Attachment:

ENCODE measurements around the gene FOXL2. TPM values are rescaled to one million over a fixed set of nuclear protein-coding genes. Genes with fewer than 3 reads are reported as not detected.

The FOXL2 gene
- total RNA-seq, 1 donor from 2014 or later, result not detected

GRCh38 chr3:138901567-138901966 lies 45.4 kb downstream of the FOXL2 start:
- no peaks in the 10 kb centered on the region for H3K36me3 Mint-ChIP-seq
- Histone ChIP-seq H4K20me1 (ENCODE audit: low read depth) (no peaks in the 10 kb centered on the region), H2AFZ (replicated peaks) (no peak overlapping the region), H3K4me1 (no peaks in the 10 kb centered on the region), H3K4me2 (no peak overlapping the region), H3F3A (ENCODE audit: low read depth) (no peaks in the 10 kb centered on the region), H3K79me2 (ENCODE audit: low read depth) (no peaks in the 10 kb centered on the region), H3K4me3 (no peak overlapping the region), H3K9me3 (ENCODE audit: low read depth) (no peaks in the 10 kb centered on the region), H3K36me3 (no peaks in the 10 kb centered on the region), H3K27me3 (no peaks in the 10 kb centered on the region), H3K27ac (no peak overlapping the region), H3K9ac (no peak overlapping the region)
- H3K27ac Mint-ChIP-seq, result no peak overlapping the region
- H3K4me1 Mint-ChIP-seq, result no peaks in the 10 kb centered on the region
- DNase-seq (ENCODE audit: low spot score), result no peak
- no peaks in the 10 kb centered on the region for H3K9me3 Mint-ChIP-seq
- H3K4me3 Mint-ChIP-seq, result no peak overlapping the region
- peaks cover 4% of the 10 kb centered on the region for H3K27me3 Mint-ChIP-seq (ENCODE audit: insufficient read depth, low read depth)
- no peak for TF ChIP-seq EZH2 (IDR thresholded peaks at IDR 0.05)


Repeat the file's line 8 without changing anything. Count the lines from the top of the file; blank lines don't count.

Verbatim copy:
- H3K4me1 Mint-ChIP-seq, result no peaks in the 10 kb centered on the region